Harris County officials Tuesday said the “clock is ticking” on its call for a bond referendum for $1 billion or more in flood control projects, as requirements to provide matching funds for federal grants being disbursed in Hurricane Harvey’s wake threaten to deplete local coffers.
Commissioners Court on Tuesday stopped short of setting a date for the possible election amid questions about what projects could be included in such a bond issue and how much it would cost per year to complete them. The court directed staffers to hammer out specific proposals that would help determine how much debt the county should ask voters to approve.
Calling Harvey a game-changer, Harris County Judge Ed Emmett and other members of Commissioners Court pledged last September to call for a bond election for upward of $1 billion to pay for wide-ranging flood control projects. The bonds likely would come with an increase in property taxes.
At the heart of Tuesday’s discussion was concern over the increasingly high stakes surrounding the fate and necessity of the bond, as well as the county’s ability to take on a host of large-scale projects aimed at preventing a repeat of the flooding and devastation wrought by Harvey.
See here and here for the background. Federal grants, some of which have already been approved, require local matching funds, which constrains what the county can do right now. The county will need to figure out how to balance what it’s doing now with what it wants to do with the bonds.
Officials also wrangled over several other logistical and political issues surrounding the proposed bond referendum, which would be one of the largest ever put before county voters.
“There are a lot of dilemmas facing us here,” Emmett said. “When do you have the election? How much is it? Do you get specific? Do you leave it general?”
The level of a property tax increase accompanying the bond likely will impact the referendum’s fate.
Harris County Budget Officer Bill Jackson said that if, for example, the bond election was for $1 billion and the debt was issued over 10 years, that would result in a $5 increase in property tax bills for the average $200,000 home in the first year. That number likely would rise to about $20 in the 10th year.
Assistant County Attorney Douglas Ray said that if voters reject a bond referendum, the county cannot put the same issue on the ballot again for two years.
Commissioners Court at its next meeting in April could vote to call an election for June 16, but Precinct 1 Commissioner Rodney Ellis expressed concern over turnout during the summer months.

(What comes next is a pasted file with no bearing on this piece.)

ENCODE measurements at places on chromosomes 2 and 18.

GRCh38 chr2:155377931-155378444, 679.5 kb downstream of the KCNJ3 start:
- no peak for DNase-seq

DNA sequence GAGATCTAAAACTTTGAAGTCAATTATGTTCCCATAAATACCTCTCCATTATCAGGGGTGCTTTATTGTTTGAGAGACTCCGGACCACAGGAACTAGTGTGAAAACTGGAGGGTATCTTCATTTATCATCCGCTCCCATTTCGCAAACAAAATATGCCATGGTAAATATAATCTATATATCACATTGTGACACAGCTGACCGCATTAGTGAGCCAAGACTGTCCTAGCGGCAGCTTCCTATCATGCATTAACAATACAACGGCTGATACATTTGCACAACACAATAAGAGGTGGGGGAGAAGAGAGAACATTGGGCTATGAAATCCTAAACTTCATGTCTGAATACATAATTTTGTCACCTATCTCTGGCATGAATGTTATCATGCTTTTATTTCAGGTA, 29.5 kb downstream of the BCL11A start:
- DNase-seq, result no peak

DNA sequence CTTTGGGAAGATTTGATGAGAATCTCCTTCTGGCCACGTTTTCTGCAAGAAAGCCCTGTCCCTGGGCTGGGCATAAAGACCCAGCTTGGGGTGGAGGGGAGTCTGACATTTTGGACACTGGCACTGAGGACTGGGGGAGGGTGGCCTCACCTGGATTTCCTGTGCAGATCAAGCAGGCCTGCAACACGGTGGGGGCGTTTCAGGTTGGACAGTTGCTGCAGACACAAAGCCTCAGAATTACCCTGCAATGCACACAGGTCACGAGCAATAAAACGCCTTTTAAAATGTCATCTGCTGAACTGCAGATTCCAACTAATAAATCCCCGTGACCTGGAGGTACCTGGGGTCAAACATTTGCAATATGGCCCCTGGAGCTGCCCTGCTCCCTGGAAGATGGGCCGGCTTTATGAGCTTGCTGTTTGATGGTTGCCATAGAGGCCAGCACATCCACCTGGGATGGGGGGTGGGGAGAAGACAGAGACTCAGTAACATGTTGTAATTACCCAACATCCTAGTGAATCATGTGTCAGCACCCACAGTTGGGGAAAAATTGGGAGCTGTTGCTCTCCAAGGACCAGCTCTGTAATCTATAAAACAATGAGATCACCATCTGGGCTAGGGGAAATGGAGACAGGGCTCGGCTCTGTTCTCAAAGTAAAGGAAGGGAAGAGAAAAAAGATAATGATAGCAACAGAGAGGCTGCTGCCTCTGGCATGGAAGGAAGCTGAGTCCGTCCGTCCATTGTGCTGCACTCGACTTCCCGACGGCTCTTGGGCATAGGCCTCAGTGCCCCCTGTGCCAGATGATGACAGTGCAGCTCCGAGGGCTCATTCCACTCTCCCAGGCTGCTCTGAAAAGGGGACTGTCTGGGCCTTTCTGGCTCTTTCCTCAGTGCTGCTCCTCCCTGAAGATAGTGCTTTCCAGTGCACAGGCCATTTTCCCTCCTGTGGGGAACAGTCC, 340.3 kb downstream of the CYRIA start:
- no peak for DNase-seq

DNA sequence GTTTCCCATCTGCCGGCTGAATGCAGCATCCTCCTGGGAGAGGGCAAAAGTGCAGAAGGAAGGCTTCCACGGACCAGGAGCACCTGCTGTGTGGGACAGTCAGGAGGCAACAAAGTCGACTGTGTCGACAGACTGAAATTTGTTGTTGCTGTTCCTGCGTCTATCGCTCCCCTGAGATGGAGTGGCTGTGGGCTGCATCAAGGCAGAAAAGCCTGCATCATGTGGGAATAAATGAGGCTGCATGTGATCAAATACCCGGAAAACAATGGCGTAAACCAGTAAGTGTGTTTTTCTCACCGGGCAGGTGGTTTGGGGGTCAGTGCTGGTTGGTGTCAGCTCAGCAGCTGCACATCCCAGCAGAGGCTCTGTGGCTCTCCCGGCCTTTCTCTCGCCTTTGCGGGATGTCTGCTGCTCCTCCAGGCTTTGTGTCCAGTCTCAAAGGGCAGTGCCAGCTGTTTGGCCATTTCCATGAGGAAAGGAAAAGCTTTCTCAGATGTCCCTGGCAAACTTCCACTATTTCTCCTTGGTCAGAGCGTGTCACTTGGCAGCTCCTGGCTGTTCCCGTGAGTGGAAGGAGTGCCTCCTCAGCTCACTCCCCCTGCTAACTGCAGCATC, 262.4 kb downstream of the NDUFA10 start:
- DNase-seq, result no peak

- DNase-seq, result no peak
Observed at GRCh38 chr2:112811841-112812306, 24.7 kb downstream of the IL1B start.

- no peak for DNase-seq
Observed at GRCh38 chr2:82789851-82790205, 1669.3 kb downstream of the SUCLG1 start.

An election during the summer would require a plan to locate and staff polling places around the county. The governor also would have to sign off on a summer date.
“To my knowledge, no governor has ever denied a local bond election,” Emmett said. “But there haven’t been that many that have been called for a special date.”
Pushing the election to November would mean more turnout but also would raise the possibility that voters cast straight-ticket ballots for political parties and ignore the bond, Emmett said.
Ellis said he also worried about limiting the scope of the bond issue to focus on matches for federal grants, stating that he would like to see more investment in lower-income areas, and a bigger bond package to pay for it.
“After the most horrific and historic storm event we’ve had, I’ve heard members of this body say it’s our opportunity to do something big, and we may not get another bite at that apple,” he said.
I don’t think we’ve had a June election (not counting runoffs from May special elections) anytime recently. As far as the voters ignoring the bond question, Harris County hasn’t had a bond election in an even-numbered year recently. The city of Houston bonds in 2012 had undervote rates in the 20-30% range, but that still meant over 400K people voting on them. Metro’s referendum that year had a 21% dropoff but nearly 800K votes cast, while bonds for HISD (19% undervote, 315K ballots cast) and HCC (23% undervote, 352K ballots) were similar. If all those entities could have bonds in a Presidential year, I think Harris County could make do with a referendum in a non-Presidential year. (Metro is planning on one this year, remember.) Plenty of people will still weigh in on it, and if the county can’t successfully sell flood control projects post-Harvey then something is really wrong. I say put it up in November and start working on the campaign pitch now.